For over 45 years, the cropping landscape has been recognized as a key component in managing Lygus hesperus in cotton. As the cotton landscape has become increasingly fragmented, more crops that serve as sources of L. hesperus have come into contact with cotton, creating new IPM challenges. We have studied the changes and are developing estimates of the "strength" of crops to act as sources for this pest.
Influence of Blackeye Variety, Spacing and Irrigation on Lygus Populations and Damage CAPCA Adviser Magazine, December 2010
Lygus bugs are key pests in legume crops, including cowpea or blackeye beans. A study was initiated in Kern County to evaluate the interaction of variety and irrigation practices on Lygus. Frequently irrigated and closely spaced plants were most attractive to Lygus.
Opportunities, Experiences & Strategies to Connect IPM... American Entomologist. 2009. 55:3:140-146.
The traditional emphasis of IPM is to use strategies, tactics, and tools that maintain pests at or below levels of economic concern, while minimizing risks to people and the environment. This emphasis is compatible with the primary thrust of U.S. farm bill conservation programs, which seek to improve natural resources.
Fifty years of the integrated control concept Pest Manag Sci. 2009; 65: 1293–1297
In the late 1950s, researchers recognized that ‘understanding the ecosystem’ was a key underpinning of integrated control. They developed cultural practices that took advantage of this to limit the need of pesticide intervention in cotton in the San Joaquin Valley during the 1960s and 1970s. Research and extension activities in the intervening years built upon those fundamental concepts using geospatial tools and analytical techniques to refine current understanding and develop ecological landscape level approaches to manage Lygus hesperus.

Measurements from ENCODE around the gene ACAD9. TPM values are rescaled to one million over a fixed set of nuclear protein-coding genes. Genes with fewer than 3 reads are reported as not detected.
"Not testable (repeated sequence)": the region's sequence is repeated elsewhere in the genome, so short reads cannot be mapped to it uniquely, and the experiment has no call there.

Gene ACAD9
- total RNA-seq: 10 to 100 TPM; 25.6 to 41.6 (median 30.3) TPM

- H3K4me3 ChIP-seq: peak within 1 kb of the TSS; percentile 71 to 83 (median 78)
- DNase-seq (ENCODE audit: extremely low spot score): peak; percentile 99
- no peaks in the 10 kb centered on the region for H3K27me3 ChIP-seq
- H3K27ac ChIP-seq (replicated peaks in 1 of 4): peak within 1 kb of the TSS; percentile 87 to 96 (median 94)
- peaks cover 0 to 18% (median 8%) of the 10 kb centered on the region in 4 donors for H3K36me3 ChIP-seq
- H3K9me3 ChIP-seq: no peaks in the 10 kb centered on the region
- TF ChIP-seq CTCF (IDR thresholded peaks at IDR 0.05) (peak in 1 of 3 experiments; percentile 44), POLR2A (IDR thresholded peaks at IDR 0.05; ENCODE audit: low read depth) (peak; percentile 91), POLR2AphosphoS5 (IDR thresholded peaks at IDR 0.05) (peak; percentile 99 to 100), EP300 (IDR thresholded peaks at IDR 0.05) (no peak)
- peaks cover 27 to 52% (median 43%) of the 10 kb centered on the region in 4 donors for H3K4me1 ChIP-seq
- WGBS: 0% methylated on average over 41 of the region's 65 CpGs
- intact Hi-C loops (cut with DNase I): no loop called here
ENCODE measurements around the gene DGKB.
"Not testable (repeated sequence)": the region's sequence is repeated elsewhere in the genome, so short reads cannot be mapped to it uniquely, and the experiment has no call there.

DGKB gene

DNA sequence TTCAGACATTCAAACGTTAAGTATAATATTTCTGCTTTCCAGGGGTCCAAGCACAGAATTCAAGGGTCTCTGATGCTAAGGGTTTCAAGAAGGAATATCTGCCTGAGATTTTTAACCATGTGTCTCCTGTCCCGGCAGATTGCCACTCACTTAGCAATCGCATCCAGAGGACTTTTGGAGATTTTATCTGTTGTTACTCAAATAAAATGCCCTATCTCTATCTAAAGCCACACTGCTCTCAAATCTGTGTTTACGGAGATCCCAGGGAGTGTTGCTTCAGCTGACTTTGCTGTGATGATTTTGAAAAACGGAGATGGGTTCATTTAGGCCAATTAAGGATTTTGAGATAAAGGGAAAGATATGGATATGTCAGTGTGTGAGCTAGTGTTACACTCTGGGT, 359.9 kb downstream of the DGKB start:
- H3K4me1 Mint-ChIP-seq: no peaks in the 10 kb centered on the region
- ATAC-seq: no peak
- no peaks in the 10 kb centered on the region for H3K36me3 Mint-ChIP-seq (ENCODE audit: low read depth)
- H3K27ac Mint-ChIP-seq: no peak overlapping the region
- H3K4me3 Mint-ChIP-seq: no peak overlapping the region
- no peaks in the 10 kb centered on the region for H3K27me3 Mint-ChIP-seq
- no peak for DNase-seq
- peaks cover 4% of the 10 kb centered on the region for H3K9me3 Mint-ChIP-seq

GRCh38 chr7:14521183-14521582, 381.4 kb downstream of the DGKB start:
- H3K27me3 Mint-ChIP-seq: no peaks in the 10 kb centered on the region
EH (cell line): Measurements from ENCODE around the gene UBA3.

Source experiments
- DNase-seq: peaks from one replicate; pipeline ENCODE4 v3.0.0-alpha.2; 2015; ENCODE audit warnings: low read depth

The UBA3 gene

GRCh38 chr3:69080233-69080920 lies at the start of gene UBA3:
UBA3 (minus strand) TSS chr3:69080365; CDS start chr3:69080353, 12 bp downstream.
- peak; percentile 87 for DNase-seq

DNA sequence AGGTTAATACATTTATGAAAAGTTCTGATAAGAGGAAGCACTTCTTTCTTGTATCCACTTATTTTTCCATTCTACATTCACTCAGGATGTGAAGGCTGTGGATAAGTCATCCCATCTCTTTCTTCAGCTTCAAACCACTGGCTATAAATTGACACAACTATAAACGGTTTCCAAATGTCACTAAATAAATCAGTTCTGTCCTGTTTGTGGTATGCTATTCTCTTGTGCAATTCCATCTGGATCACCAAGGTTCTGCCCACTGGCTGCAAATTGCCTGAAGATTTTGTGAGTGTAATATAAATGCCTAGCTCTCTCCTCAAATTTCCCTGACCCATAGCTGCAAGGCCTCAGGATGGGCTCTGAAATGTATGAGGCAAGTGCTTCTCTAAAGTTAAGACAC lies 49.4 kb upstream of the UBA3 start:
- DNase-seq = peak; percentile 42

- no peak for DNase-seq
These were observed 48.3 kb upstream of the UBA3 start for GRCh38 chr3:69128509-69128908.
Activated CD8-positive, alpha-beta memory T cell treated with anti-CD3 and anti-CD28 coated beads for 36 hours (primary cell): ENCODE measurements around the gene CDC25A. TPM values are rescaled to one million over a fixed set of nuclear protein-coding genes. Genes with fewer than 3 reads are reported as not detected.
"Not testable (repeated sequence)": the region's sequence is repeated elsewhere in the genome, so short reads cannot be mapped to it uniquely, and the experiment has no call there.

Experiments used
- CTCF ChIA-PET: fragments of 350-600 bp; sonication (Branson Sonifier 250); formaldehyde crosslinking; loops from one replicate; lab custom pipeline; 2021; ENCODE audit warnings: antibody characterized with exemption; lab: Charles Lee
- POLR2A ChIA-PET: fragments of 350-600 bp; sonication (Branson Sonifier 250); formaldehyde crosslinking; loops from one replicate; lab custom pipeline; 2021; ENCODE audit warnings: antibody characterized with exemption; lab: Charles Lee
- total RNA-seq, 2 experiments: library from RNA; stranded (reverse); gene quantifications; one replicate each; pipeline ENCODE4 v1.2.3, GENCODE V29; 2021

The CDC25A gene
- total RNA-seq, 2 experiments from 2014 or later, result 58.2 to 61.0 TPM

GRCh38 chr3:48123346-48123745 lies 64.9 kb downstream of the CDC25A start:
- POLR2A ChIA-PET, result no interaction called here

Contrasting Agronomic Performance and Pest Control 2010 Beltwide Cotton Conferences, New Orleans, Louisiana, January 4-7, 2010
The Biological Agriculture Systems in Cotton program provided technical advice and support services to enrolled growers who wish to develop a working knowledge of chemical reduction which emphasize biointensive farming practices.
California Cotton Growers Utilize IPM California Agriculture. 2007. Vol 61:24-30
In 2000, the UC Statewide Integrated Pest Management Program (UC IPM)conducted a comprehensive survey of pest management decision-making and pest control practices of cotton growers in the 11 major cotton producing counties of California.
Measuring Localized Movement of Lygus into SJV Cotton Fields 2006 Beltwide Cotton Conferences, San Antonio, Texas - January 3 - 6, 2006
In certain years, weed hosts are favored by precipitation patterns and these can provide extended habitat on which Lygus population can build. In 2005, tarweed, Hemizonia kelloggii, was abundant and widely distributed. Lygus populations were sampled weekly from tarweed on uncultivated rangeland and in the adjoining cotton.
Shifting Patterns in Insecticide Use In California Cotton – 1993-2004 2006 Beltwide Cotton Conferences, San Antonio, Texas - January 3 - 6, 2006
A subset of data from the California Department of Pesticide Regulation’s pesticide use data base was used to develop insecticide use trends in cotton from 1993-2004. There was a substantial decline in high risk insecticides and a large increase in low risk insecticides, especially since 2000.
Managing Lygus in the Landscape Proceedings of the Calif Chapt Am Agronomy Society Plant & Soil Conference, Fresno, CA February 6-7 2001.
There is no “silver bullet” solution to Lygus. No single insecticide, cultural technique, or biological approach will provide an economic and environmental satisfactory solution.